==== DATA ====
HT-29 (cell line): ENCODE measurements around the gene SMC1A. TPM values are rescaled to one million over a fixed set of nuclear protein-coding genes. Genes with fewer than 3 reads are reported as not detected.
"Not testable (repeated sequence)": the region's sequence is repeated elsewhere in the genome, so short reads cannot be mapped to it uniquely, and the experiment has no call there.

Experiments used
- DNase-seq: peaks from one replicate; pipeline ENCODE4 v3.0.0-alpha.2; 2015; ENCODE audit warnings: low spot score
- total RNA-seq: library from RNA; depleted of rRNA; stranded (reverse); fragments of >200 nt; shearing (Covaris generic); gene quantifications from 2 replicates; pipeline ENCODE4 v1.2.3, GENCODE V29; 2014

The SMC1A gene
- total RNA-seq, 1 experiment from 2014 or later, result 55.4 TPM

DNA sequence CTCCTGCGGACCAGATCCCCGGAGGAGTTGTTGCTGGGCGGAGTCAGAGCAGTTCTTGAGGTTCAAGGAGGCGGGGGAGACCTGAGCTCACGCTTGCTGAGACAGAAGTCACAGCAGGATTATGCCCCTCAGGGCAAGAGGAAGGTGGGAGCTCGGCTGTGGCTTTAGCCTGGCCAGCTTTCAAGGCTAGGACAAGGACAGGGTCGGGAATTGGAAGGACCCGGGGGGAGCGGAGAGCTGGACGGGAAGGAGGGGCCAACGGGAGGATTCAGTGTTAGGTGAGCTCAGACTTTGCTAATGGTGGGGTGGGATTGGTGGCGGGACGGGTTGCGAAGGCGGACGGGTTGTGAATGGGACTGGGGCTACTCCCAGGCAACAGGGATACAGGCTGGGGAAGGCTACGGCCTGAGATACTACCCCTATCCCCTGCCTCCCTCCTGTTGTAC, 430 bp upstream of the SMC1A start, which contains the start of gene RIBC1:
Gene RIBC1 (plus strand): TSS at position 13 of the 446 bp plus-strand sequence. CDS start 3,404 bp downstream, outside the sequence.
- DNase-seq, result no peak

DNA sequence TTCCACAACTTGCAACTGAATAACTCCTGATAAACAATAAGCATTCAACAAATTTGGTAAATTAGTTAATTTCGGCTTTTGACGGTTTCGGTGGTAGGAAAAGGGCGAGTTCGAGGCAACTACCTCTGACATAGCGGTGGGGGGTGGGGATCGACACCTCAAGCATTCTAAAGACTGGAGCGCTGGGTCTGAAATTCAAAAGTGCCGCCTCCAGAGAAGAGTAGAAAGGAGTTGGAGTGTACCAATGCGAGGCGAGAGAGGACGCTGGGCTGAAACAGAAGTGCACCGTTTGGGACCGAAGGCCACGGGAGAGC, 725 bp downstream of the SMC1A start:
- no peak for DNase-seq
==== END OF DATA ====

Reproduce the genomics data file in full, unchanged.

HT-29 (cell line): ENCODE measurements around the gene SMC1A. TPM values are rescaled to one million over a fixed set of nuclear protein-coding genes. Genes with fewer than 3 reads are reported as not detected.
"Not testable (repeated sequence)": the region's sequence is repeated elsewhere in the genome, so short reads cannot be mapped to it uniquely, and the experiment has no call there.

Experiments used
- DNase-seq: peaks from one replicate; pipeline ENCODE4 v3.0.0-alpha.2; 2015; ENCODE audit warnings: low spot score
- total RNA-seq: library from RNA; depleted of rRNA; stranded (reverse); fragments of >200 nt; shearing (Covaris generic); gene quantifications from 2 replicates; pipeline ENCODE4 v1.2.3, GENCODE V29; 2014

The SMC1A gene
- total RNA-seq, 1 experiment from 2014 or later, result 55.4 TPM

DNA sequence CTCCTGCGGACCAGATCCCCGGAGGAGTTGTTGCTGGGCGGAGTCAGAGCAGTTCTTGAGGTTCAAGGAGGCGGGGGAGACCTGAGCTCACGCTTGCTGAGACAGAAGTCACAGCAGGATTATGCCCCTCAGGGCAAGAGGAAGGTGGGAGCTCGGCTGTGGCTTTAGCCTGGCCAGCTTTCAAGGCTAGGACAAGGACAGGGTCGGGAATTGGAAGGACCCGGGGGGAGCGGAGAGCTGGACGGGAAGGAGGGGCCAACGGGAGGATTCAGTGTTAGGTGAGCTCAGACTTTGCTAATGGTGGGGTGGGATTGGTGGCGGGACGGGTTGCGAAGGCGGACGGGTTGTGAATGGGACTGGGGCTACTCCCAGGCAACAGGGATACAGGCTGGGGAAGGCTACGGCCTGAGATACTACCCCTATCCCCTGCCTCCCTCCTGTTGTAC, 430 bp upstream of the SMC1A start, which contains the start of gene RIBC1:
Gene RIBC1 (plus strand): TSS at position 13 of the 446 bp plus-strand sequence. CDS start 3,404 bp downstream, outside the sequence.
- DNase-seq, result no peak

DNA sequence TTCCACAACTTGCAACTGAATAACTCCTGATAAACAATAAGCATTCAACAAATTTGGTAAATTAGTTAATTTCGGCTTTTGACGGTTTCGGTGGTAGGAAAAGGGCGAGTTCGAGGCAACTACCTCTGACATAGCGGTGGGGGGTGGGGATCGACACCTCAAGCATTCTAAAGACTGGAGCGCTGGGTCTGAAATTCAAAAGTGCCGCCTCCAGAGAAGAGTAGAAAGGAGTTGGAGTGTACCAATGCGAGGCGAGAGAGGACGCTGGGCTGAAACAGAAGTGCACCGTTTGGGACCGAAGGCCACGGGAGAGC, 725 bp downstream of the SMC1A start:
- no peak for DNase-seq